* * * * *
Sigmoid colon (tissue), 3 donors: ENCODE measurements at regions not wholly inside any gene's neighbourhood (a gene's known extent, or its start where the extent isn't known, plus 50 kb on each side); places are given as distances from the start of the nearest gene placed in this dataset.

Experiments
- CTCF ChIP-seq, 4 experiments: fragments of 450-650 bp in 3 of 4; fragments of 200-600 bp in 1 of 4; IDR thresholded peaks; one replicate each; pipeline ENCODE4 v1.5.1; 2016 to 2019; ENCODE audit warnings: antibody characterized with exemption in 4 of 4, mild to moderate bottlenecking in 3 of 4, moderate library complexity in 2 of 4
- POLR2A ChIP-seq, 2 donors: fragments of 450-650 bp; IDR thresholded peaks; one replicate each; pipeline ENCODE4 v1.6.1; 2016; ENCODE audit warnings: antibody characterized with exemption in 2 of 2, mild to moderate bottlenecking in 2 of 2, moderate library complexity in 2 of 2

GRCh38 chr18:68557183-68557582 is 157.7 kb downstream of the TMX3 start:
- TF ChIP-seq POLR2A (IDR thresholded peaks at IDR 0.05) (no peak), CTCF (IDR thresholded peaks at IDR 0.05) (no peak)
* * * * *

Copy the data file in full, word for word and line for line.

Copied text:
Sigmoid colon (tissue), 3 donors: ENCODE measurements at regions not wholly inside any gene's neighbourhood (a gene's known extent, or its start where the extent isn't known, plus 50 kb on each side); places are given as distances from the start of the nearest gene placed in this dataset.

Experiments
- CTCF ChIP-seq, 4 experiments: fragments of 450-650 bp in 3 of 4; fragments of 200-600 bp in 1 of 4; IDR thresholded peaks; one replicate each; pipeline ENCODE4 v1.5.1; 2016 to 2019; ENCODE audit warnings: antibody characterized with exemption in 4 of 4, mild to moderate bottlenecking in 3 of 4, moderate library complexity in 2 of 4
- POLR2A ChIP-seq, 2 donors: fragments of 450-650 bp; IDR thresholded peaks; one replicate each; pipeline ENCODE4 v1.6.1; 2016; ENCODE audit warnings: antibody characterized with exemption in 2 of 2, mild to moderate bottlenecking in 2 of 2, moderate library complexity in 2 of 2

GRCh38 chr18:68557183-68557582 is 157.7 kb downstream of the TMX3 start:
- TF ChIP-seq POLR2A (IDR thresholded peaks at IDR 0.05) (no peak), CTCF (IDR thresholded peaks at IDR 0.05) (no peak)